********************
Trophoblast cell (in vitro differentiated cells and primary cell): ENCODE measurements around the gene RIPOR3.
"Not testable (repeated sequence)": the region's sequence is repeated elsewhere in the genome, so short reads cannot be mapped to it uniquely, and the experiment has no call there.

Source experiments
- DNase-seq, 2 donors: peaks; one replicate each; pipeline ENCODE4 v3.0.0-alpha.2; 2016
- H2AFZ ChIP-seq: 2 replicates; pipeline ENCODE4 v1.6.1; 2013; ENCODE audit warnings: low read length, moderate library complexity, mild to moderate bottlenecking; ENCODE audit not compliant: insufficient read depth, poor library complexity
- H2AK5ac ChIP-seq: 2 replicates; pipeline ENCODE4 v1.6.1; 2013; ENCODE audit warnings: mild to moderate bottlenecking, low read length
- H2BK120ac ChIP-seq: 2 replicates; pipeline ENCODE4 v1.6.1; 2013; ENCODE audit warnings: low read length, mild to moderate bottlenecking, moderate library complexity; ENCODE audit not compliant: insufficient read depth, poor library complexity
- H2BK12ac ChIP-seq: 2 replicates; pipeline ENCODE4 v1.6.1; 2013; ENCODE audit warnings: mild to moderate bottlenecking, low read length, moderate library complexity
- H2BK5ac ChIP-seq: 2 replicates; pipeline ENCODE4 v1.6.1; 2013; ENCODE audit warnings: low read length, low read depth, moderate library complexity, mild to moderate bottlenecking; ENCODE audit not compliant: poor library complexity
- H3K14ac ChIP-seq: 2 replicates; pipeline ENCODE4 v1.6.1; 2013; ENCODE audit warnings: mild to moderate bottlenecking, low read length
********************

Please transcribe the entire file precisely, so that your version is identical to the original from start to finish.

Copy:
Trophoblast cell (in vitro differentiated cells and primary cell): ENCODE measurements around the gene RIPOR3.
"Not testable (repeated sequence)": the region's sequence is repeated elsewhere in the genome, so short reads cannot be mapped to it uniquely, and the experiment has no call there.

Source experiments
- DNase-seq, 2 donors: peaks; one replicate each; pipeline ENCODE4 v3.0.0-alpha.2; 2016
- H2AFZ ChIP-seq: 2 replicates; pipeline ENCODE4 v1.6.1; 2013; ENCODE audit warnings: low read length, moderate library complexity, mild to moderate bottlenecking; ENCODE audit not compliant: insufficient read depth, poor library complexity
- H2AK5ac ChIP-seq: 2 replicates; pipeline ENCODE4 v1.6.1; 2013; ENCODE audit warnings: mild to moderate bottlenecking, low read length
- H2BK120ac ChIP-seq: 2 replicates; pipeline ENCODE4 v1.6.1; 2013; ENCODE audit warnings: low read length, mild to moderate bottlenecking, moderate library complexity; ENCODE audit not compliant: insufficient read depth, poor library complexity
- H2BK12ac ChIP-seq: 2 replicates; pipeline ENCODE4 v1.6.1; 2013; ENCODE audit warnings: mild to moderate bottlenecking, low read length, moderate library complexity
- H2BK5ac ChIP-seq: 2 replicates; pipeline ENCODE4 v1.6.1; 2013; ENCODE audit warnings: low read length, low read depth, moderate library complexity, mild to moderate bottlenecking; ENCODE audit not compliant: poor library complexity
- H3K14ac ChIP-seq: 2 replicates; pipeline ENCODE4 v1.6.1; 2013; ENCODE audit warnings: mild to moderate bottlenecking, low read length